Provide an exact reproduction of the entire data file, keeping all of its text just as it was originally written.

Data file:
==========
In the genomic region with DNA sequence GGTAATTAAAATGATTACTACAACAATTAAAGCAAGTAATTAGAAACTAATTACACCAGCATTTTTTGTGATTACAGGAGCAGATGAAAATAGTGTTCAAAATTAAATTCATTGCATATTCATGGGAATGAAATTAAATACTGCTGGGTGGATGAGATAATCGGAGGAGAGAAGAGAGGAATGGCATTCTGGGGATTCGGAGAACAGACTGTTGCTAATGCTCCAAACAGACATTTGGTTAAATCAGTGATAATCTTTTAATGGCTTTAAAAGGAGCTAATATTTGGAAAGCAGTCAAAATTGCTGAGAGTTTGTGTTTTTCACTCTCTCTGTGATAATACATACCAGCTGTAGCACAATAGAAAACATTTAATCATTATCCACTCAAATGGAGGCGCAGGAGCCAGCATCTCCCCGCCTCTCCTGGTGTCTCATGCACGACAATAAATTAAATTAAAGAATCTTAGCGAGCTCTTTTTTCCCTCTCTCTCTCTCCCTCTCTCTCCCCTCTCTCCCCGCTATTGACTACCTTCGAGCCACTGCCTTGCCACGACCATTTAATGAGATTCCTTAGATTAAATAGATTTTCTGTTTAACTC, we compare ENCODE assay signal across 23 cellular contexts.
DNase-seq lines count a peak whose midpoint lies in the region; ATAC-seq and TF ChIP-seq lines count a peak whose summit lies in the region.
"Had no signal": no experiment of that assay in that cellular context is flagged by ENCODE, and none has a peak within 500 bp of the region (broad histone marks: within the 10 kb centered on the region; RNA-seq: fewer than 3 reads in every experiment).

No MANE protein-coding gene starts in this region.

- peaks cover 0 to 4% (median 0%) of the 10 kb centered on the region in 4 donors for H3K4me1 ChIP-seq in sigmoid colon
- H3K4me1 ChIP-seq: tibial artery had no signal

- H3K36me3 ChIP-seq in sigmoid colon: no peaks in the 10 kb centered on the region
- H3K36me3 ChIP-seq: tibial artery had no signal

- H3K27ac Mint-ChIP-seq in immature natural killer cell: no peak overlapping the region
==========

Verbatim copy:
In the genomic region with DNA sequence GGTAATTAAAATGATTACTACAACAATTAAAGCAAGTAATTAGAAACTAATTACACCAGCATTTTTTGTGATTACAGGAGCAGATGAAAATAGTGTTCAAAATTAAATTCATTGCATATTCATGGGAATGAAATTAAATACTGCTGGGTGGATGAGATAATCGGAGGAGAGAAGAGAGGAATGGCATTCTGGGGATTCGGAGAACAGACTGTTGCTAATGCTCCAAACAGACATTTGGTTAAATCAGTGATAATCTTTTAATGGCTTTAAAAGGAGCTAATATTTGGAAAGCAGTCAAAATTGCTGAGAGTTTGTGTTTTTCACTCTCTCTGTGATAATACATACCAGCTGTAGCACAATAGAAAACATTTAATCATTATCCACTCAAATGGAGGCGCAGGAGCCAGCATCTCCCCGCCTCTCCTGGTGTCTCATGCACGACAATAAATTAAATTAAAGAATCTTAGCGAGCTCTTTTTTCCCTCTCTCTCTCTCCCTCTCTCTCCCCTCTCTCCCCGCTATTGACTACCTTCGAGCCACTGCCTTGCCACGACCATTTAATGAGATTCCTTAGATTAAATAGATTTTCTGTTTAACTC, we compare ENCODE assay signal across 23 cellular contexts.
DNase-seq lines count a peak whose midpoint lies in the region; ATAC-seq and TF ChIP-seq lines count a peak whose summit lies in the region.
"Had no signal": no experiment of that assay in that cellular context is flagged by ENCODE, and none has a peak within 500 bp of the region (broad histone marks: within the 10 kb centered on the region; RNA-seq: fewer than 3 reads in every experiment).

No MANE protein-coding gene starts in this region.

- peaks cover 0 to 4% (median 0%) of the 10 kb centered on the region in 4 donors for H3K4me1 ChIP-seq in sigmoid colon
- H3K4me1 ChIP-seq: tibial artery had no signal

- H3K36me3 ChIP-seq in sigmoid colon: no peaks in the 10 kb centered on the region
- H3K36me3 ChIP-seq: tibial artery had no signal

- H3K27ac Mint-ChIP-seq in immature natural killer cell: no peak overlapping the region